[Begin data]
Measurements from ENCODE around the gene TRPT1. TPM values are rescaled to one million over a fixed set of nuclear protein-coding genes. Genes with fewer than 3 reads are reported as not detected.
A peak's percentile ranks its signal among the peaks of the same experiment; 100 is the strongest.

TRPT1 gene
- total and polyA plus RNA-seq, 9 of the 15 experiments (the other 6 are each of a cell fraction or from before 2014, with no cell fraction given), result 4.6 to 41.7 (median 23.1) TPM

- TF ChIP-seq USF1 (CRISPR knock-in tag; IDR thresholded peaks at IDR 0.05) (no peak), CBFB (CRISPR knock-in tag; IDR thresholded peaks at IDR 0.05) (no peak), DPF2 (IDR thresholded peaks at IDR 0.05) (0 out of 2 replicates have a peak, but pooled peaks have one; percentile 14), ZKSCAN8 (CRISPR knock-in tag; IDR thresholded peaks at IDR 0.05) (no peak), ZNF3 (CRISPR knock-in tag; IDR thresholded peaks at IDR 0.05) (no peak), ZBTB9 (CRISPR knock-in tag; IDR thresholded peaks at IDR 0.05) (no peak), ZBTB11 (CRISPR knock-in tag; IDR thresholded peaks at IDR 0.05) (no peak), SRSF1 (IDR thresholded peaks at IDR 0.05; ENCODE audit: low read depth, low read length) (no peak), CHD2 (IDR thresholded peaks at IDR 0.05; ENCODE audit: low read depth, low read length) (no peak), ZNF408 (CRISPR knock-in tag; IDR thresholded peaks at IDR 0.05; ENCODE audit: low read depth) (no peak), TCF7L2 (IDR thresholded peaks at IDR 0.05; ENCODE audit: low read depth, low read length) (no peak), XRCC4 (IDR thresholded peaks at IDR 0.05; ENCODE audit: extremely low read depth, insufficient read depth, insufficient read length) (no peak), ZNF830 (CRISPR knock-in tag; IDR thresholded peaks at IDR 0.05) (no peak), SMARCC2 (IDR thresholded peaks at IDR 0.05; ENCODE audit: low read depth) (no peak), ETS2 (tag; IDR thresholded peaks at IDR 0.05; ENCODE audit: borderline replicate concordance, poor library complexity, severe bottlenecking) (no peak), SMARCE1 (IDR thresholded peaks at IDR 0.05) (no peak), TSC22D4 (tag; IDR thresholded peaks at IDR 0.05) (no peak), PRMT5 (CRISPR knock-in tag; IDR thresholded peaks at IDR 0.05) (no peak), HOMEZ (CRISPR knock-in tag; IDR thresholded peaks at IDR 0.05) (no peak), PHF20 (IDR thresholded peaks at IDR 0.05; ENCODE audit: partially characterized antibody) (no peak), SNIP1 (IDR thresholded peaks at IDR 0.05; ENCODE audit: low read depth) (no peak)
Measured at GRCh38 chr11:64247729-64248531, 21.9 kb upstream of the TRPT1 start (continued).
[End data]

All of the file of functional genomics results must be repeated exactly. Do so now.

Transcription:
Measurements from ENCODE around the gene TRPT1. TPM values are rescaled to one million over a fixed set of nuclear protein-coding genes. Genes with fewer than 3 reads are reported as not detected.
A peak's percentile ranks its signal among the peaks of the same experiment; 100 is the strongest.

TRPT1 gene
- total and polyA plus RNA-seq, 9 of the 15 experiments (the other 6 are each of a cell fraction or from before 2014, with no cell fraction given), result 4.6 to 41.7 (median 23.1) TPM

- TF ChIP-seq USF1 (CRISPR knock-in tag; IDR thresholded peaks at IDR 0.05) (no peak), CBFB (CRISPR knock-in tag; IDR thresholded peaks at IDR 0.05) (no peak), DPF2 (IDR thresholded peaks at IDR 0.05) (0 out of 2 replicates have a peak, but pooled peaks have one; percentile 14), ZKSCAN8 (CRISPR knock-in tag; IDR thresholded peaks at IDR 0.05) (no peak), ZNF3 (CRISPR knock-in tag; IDR thresholded peaks at IDR 0.05) (no peak), ZBTB9 (CRISPR knock-in tag; IDR thresholded peaks at IDR 0.05) (no peak), ZBTB11 (CRISPR knock-in tag; IDR thresholded peaks at IDR 0.05) (no peak), SRSF1 (IDR thresholded peaks at IDR 0.05; ENCODE audit: low read depth, low read length) (no peak), CHD2 (IDR thresholded peaks at IDR 0.05; ENCODE audit: low read depth, low read length) (no peak), ZNF408 (CRISPR knock-in tag; IDR thresholded peaks at IDR 0.05; ENCODE audit: low read depth) (no peak), TCF7L2 (IDR thresholded peaks at IDR 0.05; ENCODE audit: low read depth, low read length) (no peak), XRCC4 (IDR thresholded peaks at IDR 0.05; ENCODE audit: extremely low read depth, insufficient read depth, insufficient read length) (no peak), ZNF830 (CRISPR knock-in tag; IDR thresholded peaks at IDR 0.05) (no peak), SMARCC2 (IDR thresholded peaks at IDR 0.05; ENCODE audit: low read depth) (no peak), ETS2 (tag; IDR thresholded peaks at IDR 0.05; ENCODE audit: borderline replicate concordance, poor library complexity, severe bottlenecking) (no peak), SMARCE1 (IDR thresholded peaks at IDR 0.05) (no peak), TSC22D4 (tag; IDR thresholded peaks at IDR 0.05) (no peak), PRMT5 (CRISPR knock-in tag; IDR thresholded peaks at IDR 0.05) (no peak), HOMEZ (CRISPR knock-in tag; IDR thresholded peaks at IDR 0.05) (no peak), PHF20 (IDR thresholded peaks at IDR 0.05; ENCODE audit: partially characterized antibody) (no peak), SNIP1 (IDR thresholded peaks at IDR 0.05; ENCODE audit: low read depth) (no peak)
Measured at GRCh38 chr11:64247729-64248531, 21.9 kb upstream of the TRPT1 start (continued).